Blatter promises FIFA reform details in October
After a year of scandal that has rocked world football, FIFA President Sepp Blatter said Sunday that he will present detailed anti-corruption reforms in October.
Blatter told The Associated Press he will announce his reform agenda after an Oct. 20-21 meeting in Zurich with his executive committee colleagues - several of whom have been under suspicion.
''I will announce a road map of where we go and when we go,'' Blatter said, on the sidelines of his charitable foundation's annual football tournament.
Blatter promised to clean up world football when he was re-elected unopposed in June to get a fourth and final four-year presidential term.
His former election rival Mohamed bin Hammam withdrew amid allegations he tried to bribe Caribbean voters. The Qatari is appealing a life ban imposed by FIFA's ethics committee.
The bribery scandal also exiled FIFA vice president Jack Warner, the Trinidad and Tobago government minister who resigned rather than face football's justice.
FIFA is investigating 16 Caribbean officials for allegedly accepting $40,000 cash payments and has warned that more cases could follow.
''I'm very disappointed and very sad,'' Blatter said of the Caribbean region's damaged reputation. ''They are part of FIFA and I'm very concerned about that.''
Two more FIFA executive members, Amos Adamu and Reynald Temarii, were suspended last November after allegations of vote-trading in the 2018 and 2022 World Cup bid races.
Several more of Blatter's colleagues, who will vote on approving his reforms, have survived unproven allegations concerning bribes, unethical favors and vote-trading deals.
''It was a very difficult year,'' Blatter acknowledged, seeming relaxed and assured on a sunny day in his family's ancestral Alpine village, where the charity event was decorated with discreet ''Bravo Sepp'' banners.
''Now I am working on different items and I will present to the executive committee of FIFA during the meeting,'' he said.
Blatter chairs the 24-man panel which can change some anti-corruption rules, though altering FIFA's statutes must wait for approval from 208 national members at their Congress next May in Budapest.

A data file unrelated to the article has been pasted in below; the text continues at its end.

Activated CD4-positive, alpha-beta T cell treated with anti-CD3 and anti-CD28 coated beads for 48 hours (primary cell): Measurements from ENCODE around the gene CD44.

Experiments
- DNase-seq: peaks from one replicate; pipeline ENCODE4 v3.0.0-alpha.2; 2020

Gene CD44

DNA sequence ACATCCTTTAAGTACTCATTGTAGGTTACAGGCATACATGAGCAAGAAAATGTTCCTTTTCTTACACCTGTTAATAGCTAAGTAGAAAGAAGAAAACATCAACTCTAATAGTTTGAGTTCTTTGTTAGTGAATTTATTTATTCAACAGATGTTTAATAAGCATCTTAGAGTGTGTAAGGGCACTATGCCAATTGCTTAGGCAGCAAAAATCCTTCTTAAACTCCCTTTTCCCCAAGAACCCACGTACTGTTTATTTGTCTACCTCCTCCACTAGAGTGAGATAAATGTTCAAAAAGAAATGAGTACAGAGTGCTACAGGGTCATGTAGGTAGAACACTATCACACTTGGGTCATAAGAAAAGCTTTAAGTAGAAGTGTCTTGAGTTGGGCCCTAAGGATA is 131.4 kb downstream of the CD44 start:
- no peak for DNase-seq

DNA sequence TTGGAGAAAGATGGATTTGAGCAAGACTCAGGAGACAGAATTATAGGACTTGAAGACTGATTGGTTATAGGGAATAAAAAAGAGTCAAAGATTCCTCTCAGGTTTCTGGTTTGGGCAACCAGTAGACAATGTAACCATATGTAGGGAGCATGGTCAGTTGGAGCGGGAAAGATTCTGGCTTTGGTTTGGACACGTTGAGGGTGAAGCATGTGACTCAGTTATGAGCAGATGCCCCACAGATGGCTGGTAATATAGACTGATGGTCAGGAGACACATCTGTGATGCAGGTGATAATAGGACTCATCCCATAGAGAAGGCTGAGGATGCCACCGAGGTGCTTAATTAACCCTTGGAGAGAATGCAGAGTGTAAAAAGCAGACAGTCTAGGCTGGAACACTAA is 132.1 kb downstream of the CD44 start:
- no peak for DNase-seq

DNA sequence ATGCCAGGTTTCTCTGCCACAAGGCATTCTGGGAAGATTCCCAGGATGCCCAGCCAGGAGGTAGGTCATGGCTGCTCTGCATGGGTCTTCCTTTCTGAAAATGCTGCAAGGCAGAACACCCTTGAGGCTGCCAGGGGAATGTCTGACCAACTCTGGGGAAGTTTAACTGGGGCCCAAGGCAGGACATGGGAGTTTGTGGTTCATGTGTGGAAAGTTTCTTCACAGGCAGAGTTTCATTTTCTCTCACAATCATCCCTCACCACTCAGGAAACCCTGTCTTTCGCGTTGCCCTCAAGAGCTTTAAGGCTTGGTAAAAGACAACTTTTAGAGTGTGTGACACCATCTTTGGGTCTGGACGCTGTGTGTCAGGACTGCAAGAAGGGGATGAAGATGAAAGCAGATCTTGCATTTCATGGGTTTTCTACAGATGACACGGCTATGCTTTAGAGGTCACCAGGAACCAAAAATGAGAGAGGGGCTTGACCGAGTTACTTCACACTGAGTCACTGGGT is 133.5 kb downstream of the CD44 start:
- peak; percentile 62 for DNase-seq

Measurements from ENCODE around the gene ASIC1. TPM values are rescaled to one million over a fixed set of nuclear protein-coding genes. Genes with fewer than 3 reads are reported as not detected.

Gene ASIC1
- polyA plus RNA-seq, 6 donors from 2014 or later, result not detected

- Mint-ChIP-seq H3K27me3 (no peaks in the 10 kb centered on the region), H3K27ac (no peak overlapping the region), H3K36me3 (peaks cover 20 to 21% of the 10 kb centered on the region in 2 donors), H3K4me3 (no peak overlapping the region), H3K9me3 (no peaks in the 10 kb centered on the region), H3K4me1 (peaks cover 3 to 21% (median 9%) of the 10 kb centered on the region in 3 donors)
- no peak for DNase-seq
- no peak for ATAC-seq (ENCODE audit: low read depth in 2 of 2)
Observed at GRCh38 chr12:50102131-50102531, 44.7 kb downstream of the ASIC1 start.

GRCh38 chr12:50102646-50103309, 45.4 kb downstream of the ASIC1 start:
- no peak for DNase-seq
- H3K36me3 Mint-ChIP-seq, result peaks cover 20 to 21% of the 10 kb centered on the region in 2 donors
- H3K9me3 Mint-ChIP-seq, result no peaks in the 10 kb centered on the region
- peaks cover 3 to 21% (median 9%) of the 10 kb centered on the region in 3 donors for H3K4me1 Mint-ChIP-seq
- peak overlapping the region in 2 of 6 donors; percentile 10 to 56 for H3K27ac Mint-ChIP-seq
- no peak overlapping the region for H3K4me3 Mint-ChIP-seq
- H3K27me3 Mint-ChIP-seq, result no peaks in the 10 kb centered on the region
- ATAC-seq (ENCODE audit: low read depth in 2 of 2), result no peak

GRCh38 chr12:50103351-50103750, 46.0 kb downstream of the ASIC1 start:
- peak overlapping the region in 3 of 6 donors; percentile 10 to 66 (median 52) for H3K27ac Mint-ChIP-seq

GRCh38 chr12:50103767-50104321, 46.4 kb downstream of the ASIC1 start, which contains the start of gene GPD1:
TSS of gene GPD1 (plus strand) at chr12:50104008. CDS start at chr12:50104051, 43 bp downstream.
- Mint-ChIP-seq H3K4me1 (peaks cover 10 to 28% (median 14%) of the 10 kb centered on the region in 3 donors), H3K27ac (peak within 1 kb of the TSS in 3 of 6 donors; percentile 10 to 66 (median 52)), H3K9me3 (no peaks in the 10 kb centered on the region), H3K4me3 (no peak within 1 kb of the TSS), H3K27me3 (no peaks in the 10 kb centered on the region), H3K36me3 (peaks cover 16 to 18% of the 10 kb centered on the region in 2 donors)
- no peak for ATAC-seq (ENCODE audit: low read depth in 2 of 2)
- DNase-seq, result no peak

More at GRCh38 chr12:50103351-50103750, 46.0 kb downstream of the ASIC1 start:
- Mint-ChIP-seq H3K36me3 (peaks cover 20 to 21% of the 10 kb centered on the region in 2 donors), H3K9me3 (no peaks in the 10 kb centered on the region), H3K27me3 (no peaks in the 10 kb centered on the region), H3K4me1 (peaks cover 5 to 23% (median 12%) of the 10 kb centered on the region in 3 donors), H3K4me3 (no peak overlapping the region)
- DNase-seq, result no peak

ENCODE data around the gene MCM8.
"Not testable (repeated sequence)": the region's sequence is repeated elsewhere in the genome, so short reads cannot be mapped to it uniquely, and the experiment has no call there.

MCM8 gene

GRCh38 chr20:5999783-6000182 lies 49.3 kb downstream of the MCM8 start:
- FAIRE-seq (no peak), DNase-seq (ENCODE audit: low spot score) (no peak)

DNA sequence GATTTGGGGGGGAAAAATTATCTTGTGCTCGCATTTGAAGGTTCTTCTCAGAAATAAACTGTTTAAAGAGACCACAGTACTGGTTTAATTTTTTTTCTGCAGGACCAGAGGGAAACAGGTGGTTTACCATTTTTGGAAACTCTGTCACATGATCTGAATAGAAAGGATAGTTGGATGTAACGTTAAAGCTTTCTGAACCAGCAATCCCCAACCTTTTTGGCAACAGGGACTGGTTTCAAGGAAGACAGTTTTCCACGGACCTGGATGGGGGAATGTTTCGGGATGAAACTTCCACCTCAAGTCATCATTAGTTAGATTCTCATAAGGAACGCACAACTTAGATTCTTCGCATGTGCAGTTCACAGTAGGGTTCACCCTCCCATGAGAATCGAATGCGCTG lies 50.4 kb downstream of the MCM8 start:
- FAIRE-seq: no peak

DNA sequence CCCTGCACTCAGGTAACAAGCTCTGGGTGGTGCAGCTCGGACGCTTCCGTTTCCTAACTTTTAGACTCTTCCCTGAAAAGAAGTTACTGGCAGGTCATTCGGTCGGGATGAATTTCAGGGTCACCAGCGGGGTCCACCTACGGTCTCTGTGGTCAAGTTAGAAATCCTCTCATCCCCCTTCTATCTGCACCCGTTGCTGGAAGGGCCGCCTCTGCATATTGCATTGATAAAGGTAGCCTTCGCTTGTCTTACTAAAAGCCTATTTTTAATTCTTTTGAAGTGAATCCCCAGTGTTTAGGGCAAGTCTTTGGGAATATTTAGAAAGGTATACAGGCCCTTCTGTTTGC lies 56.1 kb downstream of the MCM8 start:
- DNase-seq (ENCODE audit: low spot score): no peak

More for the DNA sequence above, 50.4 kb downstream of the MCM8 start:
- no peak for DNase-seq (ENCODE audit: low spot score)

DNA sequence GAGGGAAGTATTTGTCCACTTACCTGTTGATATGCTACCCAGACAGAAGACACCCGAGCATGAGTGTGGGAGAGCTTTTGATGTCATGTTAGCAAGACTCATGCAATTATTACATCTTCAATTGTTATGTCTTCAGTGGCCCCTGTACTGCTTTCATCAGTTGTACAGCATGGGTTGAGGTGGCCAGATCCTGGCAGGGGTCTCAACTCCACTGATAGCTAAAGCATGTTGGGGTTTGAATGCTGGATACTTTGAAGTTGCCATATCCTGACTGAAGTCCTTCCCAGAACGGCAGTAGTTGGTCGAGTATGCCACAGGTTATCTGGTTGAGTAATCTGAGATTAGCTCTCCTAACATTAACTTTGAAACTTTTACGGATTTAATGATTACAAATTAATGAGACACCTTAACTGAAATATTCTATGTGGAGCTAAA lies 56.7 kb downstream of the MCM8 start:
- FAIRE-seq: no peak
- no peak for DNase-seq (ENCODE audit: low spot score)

Blatter sought advice from global anti-corruption group Transparency International, which published a comprehensive program it believed FIFA could and should follow.
Report author Sylvia Schenk called on FIFA to investigate past allegations of kickbacks and ticket scams, and create an independent oversight panel that included fans, sponsors and media members.
Schenk also recommended that FIFA protect whistleblowers, impose two-term limits for elected officials and publish details of all salaries and bonuses. Blatter's own financial package has never been revealed.
''I met her twice and people from my organization had good discussions with them,'' said the 75-year-old Blatter, who has led FIFA since 1998. ''They have a lot of recommendations but in transparency, what shall we do more?''
Blatter suggested he had pre-empted Schenk by proposing an oversight panel of so-called ''wise men,'' which could include former United States diplomat Henry Kissinger and opera singer Placido Domingo.
''I called it a solutions committee so it is not new,'' Blatter said.
Blatter said he has reached peace with his most vocal critic Karl-Heinz Rummenigge, the chairman of German giant Bayern Munich and the European Club Association which has demanded a greater democratic say after feeling snubbed by FIFA in talks on football's future.
Rummenigge has questioned whether Blatter is fit to run the sport, and compared him to ousted Egypt president Hosni Mubarak in an interview with a Swiss monthly business magazine published last Friday.
''I don't want to fight with people,'' said Blatter, who said he hosted Rummenigge last Tuesday ahead of Bayern's Champions League playoff against FC Zurich. ''It was friendly. If he wants to attack FIFA, he knows where the door is. He can knock at the door and I receive people.''
Blatter said it was ''unfortunate'' for Rummenigge that he gave the latest interview before their meeting, but that their dispute ''was over for me'' before it was published.
In October, Blatter's executive committee meets for the first time since bin Hammam's ban, with Chinese official Zhang Jilong standing in for the Asian Football Confederation president.
It is unclear who will replace Warner after 28 years as the Caribbean delegate to complete the CONCACAF region's three-man quota.
''They must designate it now. We insisted a second time that they have to do this,'' Blatter said.
The veteran Swiss official said he accepted his workload with renewed confidence, after getting endorsement from 186 of 203 FIFA countries.
''I'm relaxed because the congress of FIFA has proven the unity of the football family. This same congress has given me the mandate for what I have to do,'' Blatter said. ''I believe in what I am doing, I believe in football and, finally, I am a very faithful man and I believe in God.''